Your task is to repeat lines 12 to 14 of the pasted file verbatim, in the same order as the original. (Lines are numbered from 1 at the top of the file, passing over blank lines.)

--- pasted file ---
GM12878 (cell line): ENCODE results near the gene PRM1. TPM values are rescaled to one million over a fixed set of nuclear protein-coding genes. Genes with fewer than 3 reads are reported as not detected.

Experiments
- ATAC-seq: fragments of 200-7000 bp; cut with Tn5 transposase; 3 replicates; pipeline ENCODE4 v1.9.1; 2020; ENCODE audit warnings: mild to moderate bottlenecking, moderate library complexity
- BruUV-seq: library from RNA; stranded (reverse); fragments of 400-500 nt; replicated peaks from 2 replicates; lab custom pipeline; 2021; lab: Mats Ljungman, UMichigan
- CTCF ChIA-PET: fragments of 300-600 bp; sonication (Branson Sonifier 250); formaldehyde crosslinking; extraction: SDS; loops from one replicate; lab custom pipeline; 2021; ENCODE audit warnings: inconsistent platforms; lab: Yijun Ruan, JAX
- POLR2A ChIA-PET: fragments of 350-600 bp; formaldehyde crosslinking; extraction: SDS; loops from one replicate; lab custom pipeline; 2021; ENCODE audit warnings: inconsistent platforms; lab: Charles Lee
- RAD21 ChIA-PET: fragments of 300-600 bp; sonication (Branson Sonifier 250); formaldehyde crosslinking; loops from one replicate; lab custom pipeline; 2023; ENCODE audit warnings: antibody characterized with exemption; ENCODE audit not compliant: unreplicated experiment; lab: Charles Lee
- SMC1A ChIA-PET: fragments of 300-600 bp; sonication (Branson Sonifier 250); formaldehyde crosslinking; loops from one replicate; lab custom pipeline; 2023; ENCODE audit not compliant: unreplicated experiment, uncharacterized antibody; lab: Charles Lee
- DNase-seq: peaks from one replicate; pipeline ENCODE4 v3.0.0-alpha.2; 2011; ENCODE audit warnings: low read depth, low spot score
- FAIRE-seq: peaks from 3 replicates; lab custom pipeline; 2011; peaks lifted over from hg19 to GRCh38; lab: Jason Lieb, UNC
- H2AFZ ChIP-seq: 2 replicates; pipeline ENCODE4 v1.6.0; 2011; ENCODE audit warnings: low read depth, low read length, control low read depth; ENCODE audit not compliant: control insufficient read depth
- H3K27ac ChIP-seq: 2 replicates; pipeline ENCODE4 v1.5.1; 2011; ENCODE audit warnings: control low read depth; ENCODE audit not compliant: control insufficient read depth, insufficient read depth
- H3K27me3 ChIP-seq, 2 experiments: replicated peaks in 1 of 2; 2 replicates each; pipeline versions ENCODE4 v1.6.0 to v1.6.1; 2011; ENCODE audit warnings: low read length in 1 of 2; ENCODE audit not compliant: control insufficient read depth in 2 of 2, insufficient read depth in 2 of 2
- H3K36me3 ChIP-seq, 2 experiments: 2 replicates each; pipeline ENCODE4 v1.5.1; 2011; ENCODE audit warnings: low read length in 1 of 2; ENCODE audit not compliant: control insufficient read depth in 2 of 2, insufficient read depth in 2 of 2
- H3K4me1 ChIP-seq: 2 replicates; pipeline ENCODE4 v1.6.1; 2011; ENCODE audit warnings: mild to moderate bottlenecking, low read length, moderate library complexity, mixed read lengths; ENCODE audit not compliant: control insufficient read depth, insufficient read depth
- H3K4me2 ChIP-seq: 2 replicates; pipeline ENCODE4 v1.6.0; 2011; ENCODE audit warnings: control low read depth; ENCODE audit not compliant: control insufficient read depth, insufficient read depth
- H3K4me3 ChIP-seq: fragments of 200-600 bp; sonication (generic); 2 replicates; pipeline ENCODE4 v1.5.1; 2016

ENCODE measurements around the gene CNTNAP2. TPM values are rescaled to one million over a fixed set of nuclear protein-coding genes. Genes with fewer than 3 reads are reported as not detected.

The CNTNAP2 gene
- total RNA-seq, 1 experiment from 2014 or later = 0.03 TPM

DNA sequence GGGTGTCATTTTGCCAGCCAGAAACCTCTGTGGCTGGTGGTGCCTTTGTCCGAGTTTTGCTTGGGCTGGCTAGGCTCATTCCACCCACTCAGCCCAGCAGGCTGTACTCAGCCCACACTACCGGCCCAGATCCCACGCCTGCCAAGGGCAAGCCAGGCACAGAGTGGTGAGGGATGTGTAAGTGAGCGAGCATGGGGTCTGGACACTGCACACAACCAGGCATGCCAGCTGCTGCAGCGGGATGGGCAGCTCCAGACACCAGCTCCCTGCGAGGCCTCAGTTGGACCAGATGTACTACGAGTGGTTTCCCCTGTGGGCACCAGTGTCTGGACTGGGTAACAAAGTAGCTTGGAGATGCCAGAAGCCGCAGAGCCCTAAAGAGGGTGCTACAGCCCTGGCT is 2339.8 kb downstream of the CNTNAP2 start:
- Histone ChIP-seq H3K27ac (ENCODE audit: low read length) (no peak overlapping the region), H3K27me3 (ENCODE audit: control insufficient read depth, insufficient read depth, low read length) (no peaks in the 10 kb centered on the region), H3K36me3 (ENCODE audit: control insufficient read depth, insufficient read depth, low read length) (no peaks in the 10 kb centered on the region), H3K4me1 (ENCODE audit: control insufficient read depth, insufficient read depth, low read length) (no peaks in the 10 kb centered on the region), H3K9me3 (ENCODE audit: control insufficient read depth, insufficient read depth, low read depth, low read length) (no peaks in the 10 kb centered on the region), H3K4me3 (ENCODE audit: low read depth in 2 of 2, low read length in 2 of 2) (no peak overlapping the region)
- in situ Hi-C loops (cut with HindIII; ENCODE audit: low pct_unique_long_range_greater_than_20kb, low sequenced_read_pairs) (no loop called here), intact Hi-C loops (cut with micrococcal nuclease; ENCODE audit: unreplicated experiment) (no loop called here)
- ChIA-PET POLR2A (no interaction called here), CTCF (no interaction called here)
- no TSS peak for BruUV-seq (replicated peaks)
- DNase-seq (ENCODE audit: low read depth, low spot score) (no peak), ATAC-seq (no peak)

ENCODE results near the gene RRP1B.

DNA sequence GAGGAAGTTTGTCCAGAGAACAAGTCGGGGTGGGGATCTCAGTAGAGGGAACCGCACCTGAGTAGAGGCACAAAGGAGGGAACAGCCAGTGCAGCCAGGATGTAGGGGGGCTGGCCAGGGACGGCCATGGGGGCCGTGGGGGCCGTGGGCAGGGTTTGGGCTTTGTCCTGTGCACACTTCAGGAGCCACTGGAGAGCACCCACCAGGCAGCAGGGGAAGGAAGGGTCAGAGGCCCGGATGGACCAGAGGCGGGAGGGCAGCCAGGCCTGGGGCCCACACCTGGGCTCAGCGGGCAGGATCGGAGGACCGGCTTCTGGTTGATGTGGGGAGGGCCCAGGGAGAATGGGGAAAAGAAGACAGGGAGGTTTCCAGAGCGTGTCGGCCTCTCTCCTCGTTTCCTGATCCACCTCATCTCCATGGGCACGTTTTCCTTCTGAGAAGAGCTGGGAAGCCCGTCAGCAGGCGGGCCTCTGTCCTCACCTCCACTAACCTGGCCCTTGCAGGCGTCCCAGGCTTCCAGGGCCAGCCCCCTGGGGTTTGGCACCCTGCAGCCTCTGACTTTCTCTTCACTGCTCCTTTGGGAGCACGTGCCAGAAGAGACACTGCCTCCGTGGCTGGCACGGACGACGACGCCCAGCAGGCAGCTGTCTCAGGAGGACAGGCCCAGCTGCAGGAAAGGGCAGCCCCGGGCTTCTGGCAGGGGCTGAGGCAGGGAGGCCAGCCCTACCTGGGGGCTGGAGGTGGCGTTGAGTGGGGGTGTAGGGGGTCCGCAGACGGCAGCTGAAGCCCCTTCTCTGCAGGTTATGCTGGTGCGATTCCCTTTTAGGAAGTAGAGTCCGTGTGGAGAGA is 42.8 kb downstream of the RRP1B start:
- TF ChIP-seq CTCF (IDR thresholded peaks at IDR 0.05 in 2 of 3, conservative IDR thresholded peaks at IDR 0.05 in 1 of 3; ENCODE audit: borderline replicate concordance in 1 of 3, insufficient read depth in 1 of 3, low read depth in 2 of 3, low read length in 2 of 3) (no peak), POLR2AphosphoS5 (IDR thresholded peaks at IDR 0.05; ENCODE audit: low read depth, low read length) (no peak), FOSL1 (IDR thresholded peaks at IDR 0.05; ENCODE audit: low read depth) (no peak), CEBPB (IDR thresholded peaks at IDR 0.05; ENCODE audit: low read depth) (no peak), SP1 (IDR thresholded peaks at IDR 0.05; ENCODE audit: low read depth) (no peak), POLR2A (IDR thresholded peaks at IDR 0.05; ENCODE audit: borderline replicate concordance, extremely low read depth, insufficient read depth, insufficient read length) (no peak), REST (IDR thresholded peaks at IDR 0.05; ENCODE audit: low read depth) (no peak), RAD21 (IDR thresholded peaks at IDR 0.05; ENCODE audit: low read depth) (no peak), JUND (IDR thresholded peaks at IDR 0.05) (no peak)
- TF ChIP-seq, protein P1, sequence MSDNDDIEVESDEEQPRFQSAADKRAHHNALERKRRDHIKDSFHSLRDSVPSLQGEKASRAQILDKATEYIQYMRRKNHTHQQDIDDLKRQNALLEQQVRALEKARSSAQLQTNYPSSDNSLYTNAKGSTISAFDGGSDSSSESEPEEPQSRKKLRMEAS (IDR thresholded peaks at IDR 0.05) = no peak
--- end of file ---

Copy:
- H3K27ac ChIP-seq: 2 replicates; pipeline ENCODE4 v1.5.1; 2011; ENCODE audit warnings: control low read depth; ENCODE audit not compliant: control insufficient read depth, insufficient read depth
- H3K27me3 ChIP-seq, 2 experiments: replicated peaks in 1 of 2; 2 replicates each; pipeline versions ENCODE4 v1.6.0 to v1.6.1; 2011; ENCODE audit warnings: low read length in 1 of 2; ENCODE audit not compliant: control insufficient read depth in 2 of 2, insufficient read depth in 2 of 2
- H3K36me3 ChIP-seq, 2 experiments: 2 replicates each; pipeline ENCODE4 v1.5.1; 2011; ENCODE audit warnings: low read length in 1 of 2; ENCODE audit not compliant: control insufficient read depth in 2 of 2, insufficient read depth in 2 of 2